A photography contest on social inequality in Vietnam gave its top prizes on Saturday to pictures that best capture the stark sobering realities on the issue.
Over 300 pictures from 89 photographers from across the country were sent to the two-month competition jointly held by poverty-fighting Oxfam in Vietnam, Vietnam Street Photography and a firm called ECUE.
The works highlight inequality caused by gender, access to healthcare, age, and disabilities.
Local photographer Maika Elan, one of the judges, said the winning photos set people thinking about social inequalities.
One of them shows a couple walking with their children past a homeless child sitting on a sidewalk in the tourist city of Da Lat in Vietnam’s Central Highlands, while another depicts a man and a baby looking at a new building from a spot of rubble with a puddle in northern Vietnam.
|Relatives of patients sleep along a corridor at a hospital in Da Nang City, central Vietnam. Photo: Pham Vo Hoang Giang|
|“Two worlds in a city”: a man and child are seen amid rubble in Hai Phong City, northern Vietnam. Photo: Nguyen Quoc Huy Hai|
The issue of insufficient space for patients at hospitals nationwide was brought into focus by a photo of patients’ relatives sleeping along an infirmary's corridor in the central metropolis of Da Nang.
In another picture, a years-old slum in Ho Chi Minh City’s Binh Thanh District stands in sharp contrast with the metropolis’ tallest landmark and high-rise apartment buildings that dominate the cityscape.
|A slum is pictured against the backdrop of high-rises in Ho Chi Minh City, Vietnam. Photo: Nguyen Van Hop|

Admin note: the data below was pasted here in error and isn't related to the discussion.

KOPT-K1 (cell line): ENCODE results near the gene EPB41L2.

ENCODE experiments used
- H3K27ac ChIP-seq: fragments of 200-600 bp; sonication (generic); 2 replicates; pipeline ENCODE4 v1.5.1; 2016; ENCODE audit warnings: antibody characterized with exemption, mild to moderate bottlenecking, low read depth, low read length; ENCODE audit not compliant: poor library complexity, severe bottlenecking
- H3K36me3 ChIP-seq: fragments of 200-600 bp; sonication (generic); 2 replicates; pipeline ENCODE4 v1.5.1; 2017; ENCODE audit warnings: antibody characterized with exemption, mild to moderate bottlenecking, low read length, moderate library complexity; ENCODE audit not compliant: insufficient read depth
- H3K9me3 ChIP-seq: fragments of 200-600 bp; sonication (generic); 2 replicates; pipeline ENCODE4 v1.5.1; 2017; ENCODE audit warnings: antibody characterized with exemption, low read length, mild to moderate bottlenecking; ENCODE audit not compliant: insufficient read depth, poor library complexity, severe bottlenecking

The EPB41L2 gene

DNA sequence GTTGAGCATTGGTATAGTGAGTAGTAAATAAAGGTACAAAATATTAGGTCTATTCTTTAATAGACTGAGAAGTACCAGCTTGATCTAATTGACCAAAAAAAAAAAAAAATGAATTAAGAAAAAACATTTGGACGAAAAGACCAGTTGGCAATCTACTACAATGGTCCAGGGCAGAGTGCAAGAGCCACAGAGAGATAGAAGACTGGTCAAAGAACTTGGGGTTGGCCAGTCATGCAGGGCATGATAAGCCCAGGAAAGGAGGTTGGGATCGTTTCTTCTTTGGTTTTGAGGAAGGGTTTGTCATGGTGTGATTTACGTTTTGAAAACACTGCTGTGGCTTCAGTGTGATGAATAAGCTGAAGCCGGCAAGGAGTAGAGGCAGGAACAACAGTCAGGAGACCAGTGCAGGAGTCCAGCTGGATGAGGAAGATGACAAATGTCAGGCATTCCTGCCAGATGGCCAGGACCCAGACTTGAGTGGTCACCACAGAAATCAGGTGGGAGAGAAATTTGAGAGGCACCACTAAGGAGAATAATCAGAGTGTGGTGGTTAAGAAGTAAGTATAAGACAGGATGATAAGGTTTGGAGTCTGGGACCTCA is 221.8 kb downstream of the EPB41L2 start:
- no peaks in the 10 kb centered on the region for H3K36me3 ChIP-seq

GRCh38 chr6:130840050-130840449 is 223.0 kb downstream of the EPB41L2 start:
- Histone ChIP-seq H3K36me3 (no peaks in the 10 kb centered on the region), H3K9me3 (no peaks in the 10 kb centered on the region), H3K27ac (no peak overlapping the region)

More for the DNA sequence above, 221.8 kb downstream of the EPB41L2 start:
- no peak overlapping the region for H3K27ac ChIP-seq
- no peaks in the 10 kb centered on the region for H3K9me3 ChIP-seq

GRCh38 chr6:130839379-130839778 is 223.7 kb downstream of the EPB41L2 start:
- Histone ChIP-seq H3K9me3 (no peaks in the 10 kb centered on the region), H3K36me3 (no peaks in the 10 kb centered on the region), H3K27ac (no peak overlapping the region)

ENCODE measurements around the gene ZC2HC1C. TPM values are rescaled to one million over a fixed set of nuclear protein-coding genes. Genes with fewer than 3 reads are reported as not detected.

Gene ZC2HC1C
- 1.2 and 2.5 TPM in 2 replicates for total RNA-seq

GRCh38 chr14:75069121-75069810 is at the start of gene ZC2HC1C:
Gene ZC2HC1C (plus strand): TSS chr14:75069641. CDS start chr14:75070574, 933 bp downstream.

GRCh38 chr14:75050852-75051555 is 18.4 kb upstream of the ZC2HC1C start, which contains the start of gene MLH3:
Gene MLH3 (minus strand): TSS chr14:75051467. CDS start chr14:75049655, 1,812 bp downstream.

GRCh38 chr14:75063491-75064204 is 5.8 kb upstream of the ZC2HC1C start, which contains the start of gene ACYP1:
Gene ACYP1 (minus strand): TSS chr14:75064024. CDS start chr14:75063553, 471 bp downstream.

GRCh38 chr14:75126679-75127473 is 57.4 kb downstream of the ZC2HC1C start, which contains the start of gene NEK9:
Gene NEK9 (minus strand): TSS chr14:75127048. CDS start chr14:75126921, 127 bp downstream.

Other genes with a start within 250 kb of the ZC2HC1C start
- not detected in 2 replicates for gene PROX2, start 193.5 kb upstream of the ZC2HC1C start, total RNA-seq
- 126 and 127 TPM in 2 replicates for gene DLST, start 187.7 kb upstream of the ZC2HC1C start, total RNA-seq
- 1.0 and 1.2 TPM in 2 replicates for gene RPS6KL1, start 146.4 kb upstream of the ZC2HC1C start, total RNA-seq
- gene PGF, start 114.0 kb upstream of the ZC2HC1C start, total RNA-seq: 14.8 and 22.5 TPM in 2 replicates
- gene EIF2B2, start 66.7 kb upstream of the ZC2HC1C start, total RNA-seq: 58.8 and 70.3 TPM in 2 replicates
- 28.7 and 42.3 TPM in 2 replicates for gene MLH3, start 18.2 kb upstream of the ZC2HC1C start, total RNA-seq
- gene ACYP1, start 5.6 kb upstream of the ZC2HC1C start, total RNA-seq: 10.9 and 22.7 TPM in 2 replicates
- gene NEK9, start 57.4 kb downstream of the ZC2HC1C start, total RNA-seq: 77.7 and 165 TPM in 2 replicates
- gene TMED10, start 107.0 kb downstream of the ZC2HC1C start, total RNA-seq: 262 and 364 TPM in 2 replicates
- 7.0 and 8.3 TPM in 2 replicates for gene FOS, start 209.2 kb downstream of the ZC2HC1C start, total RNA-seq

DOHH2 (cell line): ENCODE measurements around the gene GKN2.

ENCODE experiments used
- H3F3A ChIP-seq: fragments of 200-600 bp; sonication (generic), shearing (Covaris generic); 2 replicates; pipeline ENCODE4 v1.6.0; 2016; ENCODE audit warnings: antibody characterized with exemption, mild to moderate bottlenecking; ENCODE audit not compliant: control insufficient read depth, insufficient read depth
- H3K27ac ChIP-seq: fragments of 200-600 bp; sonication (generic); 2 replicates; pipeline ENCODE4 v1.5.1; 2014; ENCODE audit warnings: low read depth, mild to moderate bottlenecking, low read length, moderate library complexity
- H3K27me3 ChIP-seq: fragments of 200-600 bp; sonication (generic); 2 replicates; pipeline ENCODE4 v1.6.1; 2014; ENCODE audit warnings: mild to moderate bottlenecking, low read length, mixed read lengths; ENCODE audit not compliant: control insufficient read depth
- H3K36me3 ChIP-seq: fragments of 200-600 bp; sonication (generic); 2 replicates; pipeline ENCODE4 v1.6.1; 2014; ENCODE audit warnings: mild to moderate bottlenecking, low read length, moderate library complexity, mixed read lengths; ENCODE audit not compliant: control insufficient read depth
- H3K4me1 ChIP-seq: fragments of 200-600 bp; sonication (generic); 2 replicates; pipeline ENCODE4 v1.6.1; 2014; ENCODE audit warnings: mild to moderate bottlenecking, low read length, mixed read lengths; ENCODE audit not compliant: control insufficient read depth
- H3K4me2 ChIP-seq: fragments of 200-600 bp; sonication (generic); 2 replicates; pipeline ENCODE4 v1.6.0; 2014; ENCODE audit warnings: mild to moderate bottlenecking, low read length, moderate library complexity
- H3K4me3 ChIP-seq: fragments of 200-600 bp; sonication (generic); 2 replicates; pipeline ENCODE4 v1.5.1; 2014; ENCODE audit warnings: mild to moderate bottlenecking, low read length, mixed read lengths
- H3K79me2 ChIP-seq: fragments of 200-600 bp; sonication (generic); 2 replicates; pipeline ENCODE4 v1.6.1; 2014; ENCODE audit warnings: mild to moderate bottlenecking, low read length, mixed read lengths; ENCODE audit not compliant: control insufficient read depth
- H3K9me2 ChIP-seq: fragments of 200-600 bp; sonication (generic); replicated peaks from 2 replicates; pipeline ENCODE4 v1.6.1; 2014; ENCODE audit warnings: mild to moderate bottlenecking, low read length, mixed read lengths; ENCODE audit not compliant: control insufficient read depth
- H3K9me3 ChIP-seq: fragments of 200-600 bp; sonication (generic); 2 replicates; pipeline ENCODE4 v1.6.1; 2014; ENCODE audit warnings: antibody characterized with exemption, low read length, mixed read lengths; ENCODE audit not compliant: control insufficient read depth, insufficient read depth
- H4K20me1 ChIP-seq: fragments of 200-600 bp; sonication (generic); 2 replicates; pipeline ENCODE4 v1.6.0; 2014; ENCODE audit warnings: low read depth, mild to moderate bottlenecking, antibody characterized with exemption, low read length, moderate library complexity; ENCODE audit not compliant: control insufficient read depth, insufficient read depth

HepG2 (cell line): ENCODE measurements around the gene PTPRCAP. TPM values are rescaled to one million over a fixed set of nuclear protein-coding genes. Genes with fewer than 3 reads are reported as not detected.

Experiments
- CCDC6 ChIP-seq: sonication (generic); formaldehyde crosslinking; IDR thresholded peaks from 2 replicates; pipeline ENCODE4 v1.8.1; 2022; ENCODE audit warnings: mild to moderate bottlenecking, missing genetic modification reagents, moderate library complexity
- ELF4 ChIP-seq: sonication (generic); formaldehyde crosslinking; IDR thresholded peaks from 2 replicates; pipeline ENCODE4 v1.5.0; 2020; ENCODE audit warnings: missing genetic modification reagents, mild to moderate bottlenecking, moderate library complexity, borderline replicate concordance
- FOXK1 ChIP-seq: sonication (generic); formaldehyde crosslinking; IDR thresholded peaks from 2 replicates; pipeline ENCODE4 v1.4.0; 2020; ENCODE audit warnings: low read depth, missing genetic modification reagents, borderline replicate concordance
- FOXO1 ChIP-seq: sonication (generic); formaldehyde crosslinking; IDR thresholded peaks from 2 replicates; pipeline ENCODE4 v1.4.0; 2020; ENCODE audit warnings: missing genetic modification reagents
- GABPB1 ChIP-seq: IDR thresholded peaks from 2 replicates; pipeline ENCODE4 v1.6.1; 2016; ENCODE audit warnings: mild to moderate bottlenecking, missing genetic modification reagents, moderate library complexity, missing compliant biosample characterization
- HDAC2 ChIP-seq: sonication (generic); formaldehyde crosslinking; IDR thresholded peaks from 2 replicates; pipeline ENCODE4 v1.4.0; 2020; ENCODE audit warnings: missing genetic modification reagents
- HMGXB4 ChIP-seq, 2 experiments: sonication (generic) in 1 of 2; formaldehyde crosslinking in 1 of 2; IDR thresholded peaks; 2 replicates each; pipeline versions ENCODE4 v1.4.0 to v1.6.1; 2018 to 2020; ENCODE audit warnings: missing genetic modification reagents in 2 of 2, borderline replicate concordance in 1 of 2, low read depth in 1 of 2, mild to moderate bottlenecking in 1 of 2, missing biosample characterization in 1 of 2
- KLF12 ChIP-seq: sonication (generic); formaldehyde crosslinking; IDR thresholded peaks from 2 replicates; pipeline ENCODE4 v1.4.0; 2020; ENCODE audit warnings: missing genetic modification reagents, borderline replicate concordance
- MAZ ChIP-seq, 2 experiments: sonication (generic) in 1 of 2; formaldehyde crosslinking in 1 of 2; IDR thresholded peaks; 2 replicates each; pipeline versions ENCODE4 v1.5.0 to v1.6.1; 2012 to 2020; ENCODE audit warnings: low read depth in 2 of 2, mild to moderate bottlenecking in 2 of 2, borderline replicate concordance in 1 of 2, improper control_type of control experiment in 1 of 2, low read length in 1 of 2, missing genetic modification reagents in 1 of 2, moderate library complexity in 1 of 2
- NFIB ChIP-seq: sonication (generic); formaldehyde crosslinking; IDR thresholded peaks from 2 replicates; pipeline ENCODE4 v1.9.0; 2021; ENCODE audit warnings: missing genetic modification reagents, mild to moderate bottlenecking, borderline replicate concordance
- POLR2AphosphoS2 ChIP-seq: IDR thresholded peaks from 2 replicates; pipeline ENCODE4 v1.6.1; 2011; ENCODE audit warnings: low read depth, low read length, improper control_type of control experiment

Judges also decided to honor a photo depicting a girl crying apparently for help while she is being carried by men in a cultural practice in northern Vietnam’s mountainous province of Lao Cai.
In the custom, known by the ethnic locals as ‘wife-pulling,’ a young man or teenager with others' assistance brings a woman or girl with whom he has a romantic relationship to his home, where she lives for several days before deciding whether to marry him.
|A girl shouts in a ‘wife-pulling’ practice in Lao Cai Province, northern Vietnam. Photo: Nguyen Tien Thanh|
The woman or girl may feign surprise and shout for help although she may already know the man’s plan beforehand and anticipate his action.
The couple does this mostly because their families disapprove of their marriage, the man is poor or the woman is uncertain about the wedlock or wants greater respect from the man’s family.
The man is expected to make no physical injuries to her but some men have taken advantage of the tradition to forcibly take home the girls they like, thus frightening them.
Such morphed versions recently came into public view and received criticisms from many people.